By Dan Bernstein —
CBSChicago.com senior columnist
(CBS) Not having a Bears game means not having to plan out the day around it, carving out the usual three hours for trying to remember to not throw the remote directly at the television, and more time for those of us responsible for then writing about what we saw, as if anybody cares.
It remains the reliable centerpiece of a fall weekend, unless already performed for us halfheartedly on a Thursday or looming for later the next night like some kind of threat. The rest is built out around it, even though it regularly proves time better spent.
And complicating matters is the truth of the longest Sunday, the one on which we have reversed the clocks one hour, perpetuating the lie that it provides any kind of respite or extra chance to sleep. Because unless we’re college students or single people or any other such relatively carefree sort, up time is up time regardless of what the clock screams. It’s just where the planet happens to be turned.
So anybody with little kids is awake and on duty just as regularly as ever, only at what is deemed to be earlier. The same goes for those of us who are merely old, with whatever is left of our circadian rhythms unaffected by such trickery. The temporal gaming just provides an extra hour to take a deeply disconcerting and dreadful scroll through the news feed, surveying whatever next and freshest hell that has descended upon us, making coffee taste like fear and doom.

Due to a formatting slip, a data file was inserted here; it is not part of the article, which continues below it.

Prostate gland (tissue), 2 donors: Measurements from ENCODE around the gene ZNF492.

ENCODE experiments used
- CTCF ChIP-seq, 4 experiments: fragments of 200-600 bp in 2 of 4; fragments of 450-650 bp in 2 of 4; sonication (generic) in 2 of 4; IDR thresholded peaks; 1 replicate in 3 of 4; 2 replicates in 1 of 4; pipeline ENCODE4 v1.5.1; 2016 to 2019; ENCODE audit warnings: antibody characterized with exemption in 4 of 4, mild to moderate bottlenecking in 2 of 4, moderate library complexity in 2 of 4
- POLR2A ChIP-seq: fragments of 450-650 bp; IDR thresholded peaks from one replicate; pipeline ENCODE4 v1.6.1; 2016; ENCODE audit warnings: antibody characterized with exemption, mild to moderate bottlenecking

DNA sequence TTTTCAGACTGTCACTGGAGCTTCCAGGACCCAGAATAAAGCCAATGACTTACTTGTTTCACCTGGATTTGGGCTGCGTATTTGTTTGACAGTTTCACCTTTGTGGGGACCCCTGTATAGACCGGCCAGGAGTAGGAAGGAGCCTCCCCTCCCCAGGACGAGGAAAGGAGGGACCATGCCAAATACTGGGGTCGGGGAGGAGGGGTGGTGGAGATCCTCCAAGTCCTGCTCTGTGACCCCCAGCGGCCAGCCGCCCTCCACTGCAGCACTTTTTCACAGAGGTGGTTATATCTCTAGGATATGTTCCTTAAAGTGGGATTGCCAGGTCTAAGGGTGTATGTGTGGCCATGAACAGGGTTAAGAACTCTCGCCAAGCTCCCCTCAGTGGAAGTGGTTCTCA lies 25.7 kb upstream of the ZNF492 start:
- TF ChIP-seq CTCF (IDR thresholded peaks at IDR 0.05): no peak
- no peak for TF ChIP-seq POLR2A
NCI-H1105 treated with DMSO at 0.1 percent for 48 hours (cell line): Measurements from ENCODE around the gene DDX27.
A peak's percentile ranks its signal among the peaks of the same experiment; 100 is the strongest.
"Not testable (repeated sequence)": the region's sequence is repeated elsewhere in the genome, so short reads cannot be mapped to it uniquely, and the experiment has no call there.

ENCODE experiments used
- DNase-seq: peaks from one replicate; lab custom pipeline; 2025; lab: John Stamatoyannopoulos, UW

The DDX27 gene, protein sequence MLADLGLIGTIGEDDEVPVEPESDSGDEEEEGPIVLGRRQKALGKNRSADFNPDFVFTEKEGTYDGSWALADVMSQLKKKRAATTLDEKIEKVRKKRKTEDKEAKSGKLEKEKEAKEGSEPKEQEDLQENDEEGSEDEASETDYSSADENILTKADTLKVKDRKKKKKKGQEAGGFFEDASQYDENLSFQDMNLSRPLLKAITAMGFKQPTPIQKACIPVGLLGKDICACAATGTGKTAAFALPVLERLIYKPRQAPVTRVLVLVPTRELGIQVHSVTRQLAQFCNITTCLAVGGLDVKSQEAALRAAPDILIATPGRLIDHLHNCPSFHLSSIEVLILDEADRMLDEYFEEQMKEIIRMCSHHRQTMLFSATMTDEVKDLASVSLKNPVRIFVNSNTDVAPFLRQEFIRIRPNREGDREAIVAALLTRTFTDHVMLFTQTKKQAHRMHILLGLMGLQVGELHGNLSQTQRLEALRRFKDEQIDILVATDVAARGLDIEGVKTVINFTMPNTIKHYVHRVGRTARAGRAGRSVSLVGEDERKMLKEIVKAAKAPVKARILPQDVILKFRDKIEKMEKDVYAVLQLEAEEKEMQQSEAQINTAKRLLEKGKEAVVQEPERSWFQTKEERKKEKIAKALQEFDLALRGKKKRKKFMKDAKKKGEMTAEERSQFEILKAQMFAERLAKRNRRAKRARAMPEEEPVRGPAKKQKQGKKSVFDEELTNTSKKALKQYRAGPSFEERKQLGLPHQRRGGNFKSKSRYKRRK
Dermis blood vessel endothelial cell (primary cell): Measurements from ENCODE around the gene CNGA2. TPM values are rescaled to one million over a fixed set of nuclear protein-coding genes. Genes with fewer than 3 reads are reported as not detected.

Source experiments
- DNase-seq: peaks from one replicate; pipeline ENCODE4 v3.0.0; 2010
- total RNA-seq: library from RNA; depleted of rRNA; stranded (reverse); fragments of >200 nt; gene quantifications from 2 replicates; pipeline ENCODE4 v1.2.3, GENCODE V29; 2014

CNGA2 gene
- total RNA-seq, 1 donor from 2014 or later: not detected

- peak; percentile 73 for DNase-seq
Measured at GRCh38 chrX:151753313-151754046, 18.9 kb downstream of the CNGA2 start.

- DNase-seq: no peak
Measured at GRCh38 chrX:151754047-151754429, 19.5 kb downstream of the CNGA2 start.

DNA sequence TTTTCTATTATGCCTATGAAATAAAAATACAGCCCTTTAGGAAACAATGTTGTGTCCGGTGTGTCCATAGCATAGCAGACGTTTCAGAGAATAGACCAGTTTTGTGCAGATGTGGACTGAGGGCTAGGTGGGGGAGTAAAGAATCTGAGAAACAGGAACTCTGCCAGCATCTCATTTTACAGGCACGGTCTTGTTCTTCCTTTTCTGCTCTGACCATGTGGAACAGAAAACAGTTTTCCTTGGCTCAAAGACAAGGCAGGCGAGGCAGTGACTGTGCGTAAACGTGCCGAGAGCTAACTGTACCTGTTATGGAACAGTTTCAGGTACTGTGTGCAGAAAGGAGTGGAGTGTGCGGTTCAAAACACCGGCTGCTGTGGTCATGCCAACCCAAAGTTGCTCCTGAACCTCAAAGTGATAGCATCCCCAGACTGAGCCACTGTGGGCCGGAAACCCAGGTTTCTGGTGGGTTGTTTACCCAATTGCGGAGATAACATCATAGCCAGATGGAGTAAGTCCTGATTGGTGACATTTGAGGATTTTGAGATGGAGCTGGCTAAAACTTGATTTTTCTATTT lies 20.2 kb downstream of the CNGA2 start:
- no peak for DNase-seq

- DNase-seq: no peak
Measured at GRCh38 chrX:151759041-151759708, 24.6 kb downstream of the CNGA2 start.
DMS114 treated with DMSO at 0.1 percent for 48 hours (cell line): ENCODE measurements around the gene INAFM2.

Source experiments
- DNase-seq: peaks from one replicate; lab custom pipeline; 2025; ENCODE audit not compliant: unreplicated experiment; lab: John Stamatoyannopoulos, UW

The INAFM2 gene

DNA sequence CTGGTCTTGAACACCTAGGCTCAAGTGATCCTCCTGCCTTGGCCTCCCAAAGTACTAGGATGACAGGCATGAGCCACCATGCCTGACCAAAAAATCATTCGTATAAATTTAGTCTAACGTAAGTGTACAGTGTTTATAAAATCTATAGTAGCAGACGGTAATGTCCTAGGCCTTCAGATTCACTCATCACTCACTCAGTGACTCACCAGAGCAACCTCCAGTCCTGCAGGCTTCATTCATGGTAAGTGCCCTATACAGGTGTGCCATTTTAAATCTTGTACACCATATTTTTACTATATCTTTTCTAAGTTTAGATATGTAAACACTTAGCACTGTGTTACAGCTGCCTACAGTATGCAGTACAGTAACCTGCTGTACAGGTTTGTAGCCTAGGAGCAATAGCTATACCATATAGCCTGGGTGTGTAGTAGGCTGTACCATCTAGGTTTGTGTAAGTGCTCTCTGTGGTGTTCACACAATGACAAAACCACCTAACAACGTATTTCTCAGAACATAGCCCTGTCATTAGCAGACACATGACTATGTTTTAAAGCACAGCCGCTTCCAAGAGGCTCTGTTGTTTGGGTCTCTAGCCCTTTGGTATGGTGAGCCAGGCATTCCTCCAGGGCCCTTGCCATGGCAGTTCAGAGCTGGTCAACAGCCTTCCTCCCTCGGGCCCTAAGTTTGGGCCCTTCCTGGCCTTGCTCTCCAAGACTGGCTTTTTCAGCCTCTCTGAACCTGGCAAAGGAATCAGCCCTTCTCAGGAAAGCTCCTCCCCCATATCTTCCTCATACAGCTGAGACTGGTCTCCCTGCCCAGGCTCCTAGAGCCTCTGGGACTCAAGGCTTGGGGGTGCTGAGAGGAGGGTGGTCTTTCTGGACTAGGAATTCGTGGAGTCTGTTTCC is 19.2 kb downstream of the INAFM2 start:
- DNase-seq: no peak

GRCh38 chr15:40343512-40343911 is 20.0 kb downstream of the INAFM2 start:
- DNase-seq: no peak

But at least there’s no Bears game.
The football always seems better that way, for some reason, often independent of the current state of the franchise. Some team in bright red completes passes to wide receivers as if it’s just, like, normal, while another in green finds a way to score 40 points in a way that suggests such achievements aren’t only allowed but expected. It’s all lighter and more fun and not laden with Bears-ness, in that way that we have come to know.
At halftime of the early games, it already feels like it’s 5 p.m. But it’s not what it used to be, as we remember so many similar days at a pumpkin patch in the suburbs. The pictures are there to prove it from any number of journeys into the corn maze or trundling on hay bales behind a tractor, trying to instill autumnal happiness in our children as we try not to spill steaming hot cider on our laps. Then there is the fenced-in zoo of farm animals, where the boy once commented loudly on the obvious masculinity of the sheep and the other time the girl picked up a raisin and asked why there were so many raisins on the ground and PUT THAT DOWN RIGHT NOW WHERE’S THE SANITIZER. We then pay for a wagon full of vegetables.
Now the boy is playing Madden on the PlayStation while trash-texting his fantasy league rivals as he monitors the scores of the real games, stopping all of it only to hurl invective at Julio Jones for derping a sure touchdown catch all alone in the end zone. The little girl, meanwhile, has been grinding away at a load of sophomore homework that culminates in a battle with the downstairs printer that necessitates a stop at Office Depot on top of the grocery run that heralds the start of the next week.
One more is over, without the reliable and usually regrettable punctuation of Bears football. It’s all dark gray and wet and somewhere so much is just so sad. This could be a lot worse.